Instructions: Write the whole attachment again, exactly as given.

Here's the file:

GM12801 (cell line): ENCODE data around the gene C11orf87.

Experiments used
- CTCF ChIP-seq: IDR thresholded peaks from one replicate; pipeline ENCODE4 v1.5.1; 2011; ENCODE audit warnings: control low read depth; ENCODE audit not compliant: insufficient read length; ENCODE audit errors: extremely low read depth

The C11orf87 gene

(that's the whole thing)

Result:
GM12801 (cell line): ENCODE data around the gene C11orf87.

Experiments used
- CTCF ChIP-seq: IDR thresholded peaks from one replicate; pipeline ENCODE4 v1.5.1; 2011; ENCODE audit warnings: control low read depth; ENCODE audit not compliant: insufficient read length; ENCODE audit errors: extremely low read depth

The C11orf87 gene